Life and baseball are two good things. And they have a lot in common.
The Tigers and Twins played a one game playoff last night for the American League Central Division pennant, and the right to lose to the Yankees in the American League Division Series.
Some called it the biggest game of the season. One and done. Move on or go home.
But the truth is that there were 76 other “big games” this year for the Tigers (and the Twins). If Detroit had won April 6th or 7th or 9th or any one of those 76 games, they are preparing for the Yankees today rather than cleaning out the lockers.
The Twins finished the regular season with sixteen wins and four losses in their last twenty. That is an incredible winning percentage. But truth be told, they had to pour it on at the end because of the first five months of the season. If they had gone 12-10 in April instead of 11-11, Tuesday never happens.
All they needed was one more win in 162 tries.
Which reminds me of just how much baseball is like life.
People roll through life with moderate effort, here and there excelling and here and there loafing. They are spiritually anemic, often going through the motions outwardly, but not inwardly fighting. They coast.
Then some big crisis happens and they want to “get serious.” The wife leaves and the husband suddenly wants to deal with his aloofness or his jealousy or his anger. A drunken violent rage occurs and suddenly they are serious about their alcohol problem. A daughter becomes pregnant or a son fathers a child with the girl next door, and suddenly its time to get serious about raising kids.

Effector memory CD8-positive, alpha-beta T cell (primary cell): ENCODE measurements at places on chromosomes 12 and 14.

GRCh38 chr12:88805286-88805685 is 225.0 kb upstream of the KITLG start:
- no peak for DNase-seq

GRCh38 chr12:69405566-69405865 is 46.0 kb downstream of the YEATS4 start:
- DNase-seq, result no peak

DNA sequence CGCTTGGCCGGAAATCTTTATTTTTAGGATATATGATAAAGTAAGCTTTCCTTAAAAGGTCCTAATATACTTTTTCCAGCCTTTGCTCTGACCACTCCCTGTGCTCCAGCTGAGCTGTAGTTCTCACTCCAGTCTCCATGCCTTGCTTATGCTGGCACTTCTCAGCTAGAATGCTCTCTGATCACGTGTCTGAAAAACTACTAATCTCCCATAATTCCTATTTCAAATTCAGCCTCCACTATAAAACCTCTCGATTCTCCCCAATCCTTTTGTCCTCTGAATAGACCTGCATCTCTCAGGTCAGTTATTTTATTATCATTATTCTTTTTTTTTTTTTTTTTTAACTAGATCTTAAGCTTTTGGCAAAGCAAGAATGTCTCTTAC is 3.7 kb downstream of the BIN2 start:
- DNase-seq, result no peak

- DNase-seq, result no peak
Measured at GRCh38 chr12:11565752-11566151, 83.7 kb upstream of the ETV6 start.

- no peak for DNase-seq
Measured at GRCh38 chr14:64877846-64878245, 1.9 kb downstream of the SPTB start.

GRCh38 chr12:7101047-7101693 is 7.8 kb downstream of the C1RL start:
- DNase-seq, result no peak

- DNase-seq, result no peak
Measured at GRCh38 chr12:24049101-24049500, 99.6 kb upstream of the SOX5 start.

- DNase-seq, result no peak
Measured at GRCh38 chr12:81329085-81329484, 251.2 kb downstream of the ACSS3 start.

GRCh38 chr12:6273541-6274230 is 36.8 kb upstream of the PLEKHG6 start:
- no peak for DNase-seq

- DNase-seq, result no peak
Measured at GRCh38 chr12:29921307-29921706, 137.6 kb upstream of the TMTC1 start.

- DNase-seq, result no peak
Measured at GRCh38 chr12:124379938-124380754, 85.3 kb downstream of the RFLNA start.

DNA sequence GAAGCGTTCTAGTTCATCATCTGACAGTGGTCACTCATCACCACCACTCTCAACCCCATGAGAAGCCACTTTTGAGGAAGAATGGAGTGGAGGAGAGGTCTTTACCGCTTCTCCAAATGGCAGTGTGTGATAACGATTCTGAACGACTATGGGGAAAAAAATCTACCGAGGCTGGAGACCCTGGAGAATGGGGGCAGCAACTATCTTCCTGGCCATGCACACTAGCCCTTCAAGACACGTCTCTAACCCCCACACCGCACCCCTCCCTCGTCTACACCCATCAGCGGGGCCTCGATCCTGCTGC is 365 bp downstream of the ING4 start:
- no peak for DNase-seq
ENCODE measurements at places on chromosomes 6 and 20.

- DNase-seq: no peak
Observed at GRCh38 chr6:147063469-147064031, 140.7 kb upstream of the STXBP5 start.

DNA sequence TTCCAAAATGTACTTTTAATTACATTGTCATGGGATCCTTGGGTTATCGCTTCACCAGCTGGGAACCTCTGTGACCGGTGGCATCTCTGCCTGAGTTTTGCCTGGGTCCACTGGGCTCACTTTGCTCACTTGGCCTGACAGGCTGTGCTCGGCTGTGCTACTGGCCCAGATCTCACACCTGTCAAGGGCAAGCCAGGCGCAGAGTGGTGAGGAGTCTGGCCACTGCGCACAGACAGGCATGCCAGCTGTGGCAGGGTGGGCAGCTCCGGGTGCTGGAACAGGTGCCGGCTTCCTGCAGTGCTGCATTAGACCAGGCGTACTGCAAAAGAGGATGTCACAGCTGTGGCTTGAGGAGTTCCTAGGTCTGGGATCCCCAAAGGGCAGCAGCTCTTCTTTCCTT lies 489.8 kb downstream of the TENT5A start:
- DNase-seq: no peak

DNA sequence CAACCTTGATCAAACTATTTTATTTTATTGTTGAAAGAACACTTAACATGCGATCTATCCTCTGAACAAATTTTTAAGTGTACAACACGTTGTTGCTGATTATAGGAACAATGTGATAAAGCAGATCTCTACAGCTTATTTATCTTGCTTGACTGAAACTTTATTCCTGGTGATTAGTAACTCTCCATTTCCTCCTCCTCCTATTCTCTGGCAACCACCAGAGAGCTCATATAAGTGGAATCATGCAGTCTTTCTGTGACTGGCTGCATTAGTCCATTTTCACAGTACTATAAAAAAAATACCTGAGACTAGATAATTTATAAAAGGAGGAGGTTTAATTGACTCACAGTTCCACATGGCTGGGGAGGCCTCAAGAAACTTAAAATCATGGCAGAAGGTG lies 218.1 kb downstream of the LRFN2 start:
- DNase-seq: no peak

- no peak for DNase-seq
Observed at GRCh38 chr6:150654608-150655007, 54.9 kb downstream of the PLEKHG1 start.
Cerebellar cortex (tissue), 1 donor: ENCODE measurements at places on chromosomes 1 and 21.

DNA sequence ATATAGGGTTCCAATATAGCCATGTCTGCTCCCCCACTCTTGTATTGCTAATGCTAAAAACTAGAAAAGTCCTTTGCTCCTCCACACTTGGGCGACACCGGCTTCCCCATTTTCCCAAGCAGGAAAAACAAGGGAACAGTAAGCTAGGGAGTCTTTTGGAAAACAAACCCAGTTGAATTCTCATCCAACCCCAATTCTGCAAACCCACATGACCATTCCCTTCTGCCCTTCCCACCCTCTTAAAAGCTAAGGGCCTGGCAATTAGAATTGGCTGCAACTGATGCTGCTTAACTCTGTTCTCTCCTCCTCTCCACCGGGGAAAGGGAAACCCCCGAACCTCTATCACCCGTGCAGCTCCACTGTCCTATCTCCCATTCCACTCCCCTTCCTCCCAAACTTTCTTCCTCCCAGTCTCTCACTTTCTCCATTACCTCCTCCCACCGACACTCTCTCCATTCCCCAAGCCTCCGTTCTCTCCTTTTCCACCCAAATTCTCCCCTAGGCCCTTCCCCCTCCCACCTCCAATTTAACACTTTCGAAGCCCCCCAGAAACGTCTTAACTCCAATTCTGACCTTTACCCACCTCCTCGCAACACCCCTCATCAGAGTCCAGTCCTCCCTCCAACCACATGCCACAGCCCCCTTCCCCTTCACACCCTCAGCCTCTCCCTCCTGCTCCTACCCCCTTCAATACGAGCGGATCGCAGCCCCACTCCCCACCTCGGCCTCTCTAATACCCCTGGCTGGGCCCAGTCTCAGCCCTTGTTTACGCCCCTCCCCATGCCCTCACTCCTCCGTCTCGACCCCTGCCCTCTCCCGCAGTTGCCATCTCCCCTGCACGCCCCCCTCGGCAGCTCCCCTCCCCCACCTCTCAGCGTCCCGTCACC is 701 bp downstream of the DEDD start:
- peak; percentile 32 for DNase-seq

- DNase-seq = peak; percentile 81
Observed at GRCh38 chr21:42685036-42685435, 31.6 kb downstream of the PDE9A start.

It’s the “biggest game.”
So they come to the pastor, and they want to know how to fix it.
But the reality is that this “game” is necessary only because of their previous actions. They have spent ten or twenty years developing a pattern of life, and suddenly they want overnight change. They have been batting .185 at home and suddenly they want to bat .340.
Here’s new: Ain’t happening.
You didn’t get here overnight, and you won’t get out of it overnight.
And you can’t fix it by doing what you have always done.
It takes time. It will be hard. And it might not work. Your wife might not come back home. Your daughter will not suddenly be “unpregnant.” Your DUI will not magically disappear. Your children will not suddenly snuggle up to you at night.
So don’t wait for game 163 to decide it’s a “big game.”
By all means, if you have to play Tuesday, play hard. Win.
But better to start in April and realize every game is the big one.